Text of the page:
Steve: "To me, marketing is about values. This is a very complicated world, it's a very noisy world. We're not gonna get a chance to get people to remember much about us. No company is. And so we have to be really clear on what we want them to know about us. Now Apple fortunately is one of the half-a-dozen best brands in the whole world, right up there with Nike, Disney, Coke, Sony -- it is one of the greats of the greats, not just in this country but all around the globe. But even a great brand needs investment and caring if it's going to retain its relevance and vitality, and the Apple brand has clearly suffered from neglect in this area in the last few years. And we need to bring it back. The way to do that is not to talk about speeds and fees. It's not to talk about bits and mega-hertz, it's not to talk about why we're better than Windows. The diary industry tried for 20 years to convince you that milk was good for you. It's a lie, but they tried anyway. And the sales were going like this [decreasing]. And then they tried 'Got Milk' and the sales have gone like this [sharply increasing]. 'Got Milk' doesn't even talk about the product, as a matter of fact the focus is on the absence of the product. But the best example of all, and one of the greatest jobs of marketing that the universe has ever seen is Nike. Remember Nike sells a commodity! They sell shoes! And yet when you think of Nike, you feel something different than a shoe company. And their ads as you know, they don't ever talk about the product. They don't ever tell you about their air soles and why they're better than Reebok's air soles. What does Nike do in their advertising? They honor great athletes and they honor great athletics. That's who they are, that's what they are about. Apple spends a fortune on advertising. You'd never know it. You'd never know it. So when I got here, Apple just fired their agency and there was a competition with 23 agencies that you know four years from now would have picked one... and we blew that up, and we hired Chiat Day, the ad agency that I was fortunate enough to work with years ago, we created some award winning work including the commercial voted the best ad ever made, 1984, by advertising professionals. And we started working about 8 weeks ago, and the question we asked was, our customers want to know, 'Who is apple and what is it that we stand for? Where do we fit in this world?' What we're about isn't making boxes for people to get their jobs done, although we do that well. We do that better than almost anybody in some cases. But Apple's about something more than that. Apple, at the core, its core value, is that we believe that people with passion can change the world for the better. That's what we believe. And we've had the opportunity to work with people like that. We've had an opportunity to work with people like you, with software developers, with customers, who have done it in some big and some small ways. And we believe that, in this world, people can change it for the better. And that those people who are crazy enough to think they can change the world, are the ones that actually do. And so what we're going to do in our first brand marketing campaign in several years, is to get back to that core value. A lot of things have changed. The market's a totally different place than it was a decade ago. And Apple's totally different, and Apple's place in it is totally different, and believe me the products and the distribution strategy, manufacturing, are totally different and we understand that. But values and core values, those things shouldn't change. The things that Apple believed in at its core are the same things that Apple really stands for today. And so we wanted to find a way to communicate this, and what we have is something that I am very moved by. It honors those people who have changed the world. Some of them are living, some of them are not. But the ones that aren't, as you'll see, you know that if they ever used a computer it would have been a Mac. [laughter, applause] The theme of the campaign is 'Think Different.' It's honoring the people who think different, and who move this world forward. It is what we are about, it touches the soul of this company. So I'm gonna go ahead and roll it, and I hope that you feel the same way about it I do."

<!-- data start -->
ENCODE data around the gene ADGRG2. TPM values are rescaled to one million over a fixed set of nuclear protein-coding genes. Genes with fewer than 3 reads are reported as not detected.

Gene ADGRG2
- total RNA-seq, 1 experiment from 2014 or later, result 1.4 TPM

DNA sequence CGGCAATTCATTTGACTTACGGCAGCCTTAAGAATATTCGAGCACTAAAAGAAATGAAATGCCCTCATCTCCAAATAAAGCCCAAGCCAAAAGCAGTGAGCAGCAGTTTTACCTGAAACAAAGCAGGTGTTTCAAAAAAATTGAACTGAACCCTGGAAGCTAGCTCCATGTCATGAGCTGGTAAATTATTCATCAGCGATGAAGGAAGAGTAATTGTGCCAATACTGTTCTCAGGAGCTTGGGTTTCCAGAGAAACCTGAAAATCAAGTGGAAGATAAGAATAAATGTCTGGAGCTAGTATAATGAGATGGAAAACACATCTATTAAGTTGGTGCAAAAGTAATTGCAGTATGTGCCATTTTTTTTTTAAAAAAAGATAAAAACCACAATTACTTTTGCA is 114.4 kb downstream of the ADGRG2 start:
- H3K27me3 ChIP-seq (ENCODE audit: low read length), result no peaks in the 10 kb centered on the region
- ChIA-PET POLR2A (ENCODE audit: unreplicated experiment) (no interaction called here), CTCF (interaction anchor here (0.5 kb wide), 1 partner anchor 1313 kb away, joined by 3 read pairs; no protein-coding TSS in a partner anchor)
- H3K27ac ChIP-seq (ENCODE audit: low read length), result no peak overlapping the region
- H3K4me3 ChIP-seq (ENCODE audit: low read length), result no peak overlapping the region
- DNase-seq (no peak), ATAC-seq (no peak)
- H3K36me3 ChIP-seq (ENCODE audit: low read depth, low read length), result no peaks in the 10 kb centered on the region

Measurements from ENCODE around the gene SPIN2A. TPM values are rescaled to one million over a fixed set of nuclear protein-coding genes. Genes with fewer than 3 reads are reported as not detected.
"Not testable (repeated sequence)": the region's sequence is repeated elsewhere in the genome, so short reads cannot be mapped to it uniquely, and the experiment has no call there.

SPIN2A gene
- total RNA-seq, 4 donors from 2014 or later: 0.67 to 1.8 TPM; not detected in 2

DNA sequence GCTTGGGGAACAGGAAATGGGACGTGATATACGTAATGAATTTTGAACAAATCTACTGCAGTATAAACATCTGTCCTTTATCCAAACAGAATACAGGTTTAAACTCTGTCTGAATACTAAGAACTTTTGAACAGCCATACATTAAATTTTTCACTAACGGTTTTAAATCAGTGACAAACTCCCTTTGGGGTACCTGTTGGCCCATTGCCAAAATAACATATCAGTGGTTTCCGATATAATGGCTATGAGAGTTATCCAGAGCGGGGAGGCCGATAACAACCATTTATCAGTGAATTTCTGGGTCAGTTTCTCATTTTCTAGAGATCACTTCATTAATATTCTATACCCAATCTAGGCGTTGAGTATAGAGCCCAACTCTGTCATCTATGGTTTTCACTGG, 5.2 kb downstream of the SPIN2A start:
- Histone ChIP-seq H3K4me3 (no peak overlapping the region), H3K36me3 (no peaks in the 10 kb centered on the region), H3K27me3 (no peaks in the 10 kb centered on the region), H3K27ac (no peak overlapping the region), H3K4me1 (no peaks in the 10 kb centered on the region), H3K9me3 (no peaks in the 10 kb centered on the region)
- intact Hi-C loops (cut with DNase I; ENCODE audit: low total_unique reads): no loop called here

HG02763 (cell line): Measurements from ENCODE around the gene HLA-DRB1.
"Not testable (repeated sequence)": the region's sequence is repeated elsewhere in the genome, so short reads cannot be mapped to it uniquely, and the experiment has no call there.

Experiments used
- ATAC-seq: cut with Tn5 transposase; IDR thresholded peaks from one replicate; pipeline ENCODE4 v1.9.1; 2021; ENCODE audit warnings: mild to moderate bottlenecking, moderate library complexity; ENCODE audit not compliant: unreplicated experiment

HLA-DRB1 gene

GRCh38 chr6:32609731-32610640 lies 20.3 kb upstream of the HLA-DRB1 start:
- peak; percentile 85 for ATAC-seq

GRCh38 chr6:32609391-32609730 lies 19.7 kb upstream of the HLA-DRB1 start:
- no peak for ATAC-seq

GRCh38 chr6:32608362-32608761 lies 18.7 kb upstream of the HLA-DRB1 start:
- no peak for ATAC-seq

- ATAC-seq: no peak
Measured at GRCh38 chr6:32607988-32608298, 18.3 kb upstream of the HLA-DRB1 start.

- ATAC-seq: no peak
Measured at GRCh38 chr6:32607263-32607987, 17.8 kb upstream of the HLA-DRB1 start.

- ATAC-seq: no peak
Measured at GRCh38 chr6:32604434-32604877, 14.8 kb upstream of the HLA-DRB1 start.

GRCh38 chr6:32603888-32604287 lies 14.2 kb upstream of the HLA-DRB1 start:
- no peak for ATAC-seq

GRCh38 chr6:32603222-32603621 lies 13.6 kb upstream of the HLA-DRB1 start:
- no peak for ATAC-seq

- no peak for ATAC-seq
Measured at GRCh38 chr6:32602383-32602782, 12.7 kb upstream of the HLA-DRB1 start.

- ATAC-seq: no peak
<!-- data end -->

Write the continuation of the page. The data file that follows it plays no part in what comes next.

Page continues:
Ad: "Here's to the crazy ones, the misfits, the rebels, the troublemakers, round pegs in the square holes, the ones who see things differently. They're not fond of rules and they have no respect for the status quo. You can quote them, disagree with them, glorify or vilify them. About the only thing you can't do is ignore them, because they change things, they push the human race forward. And while some may see them as the crazy ones, we see genius. Because the people who are crazy enough to think they can change the world, are the ones who do."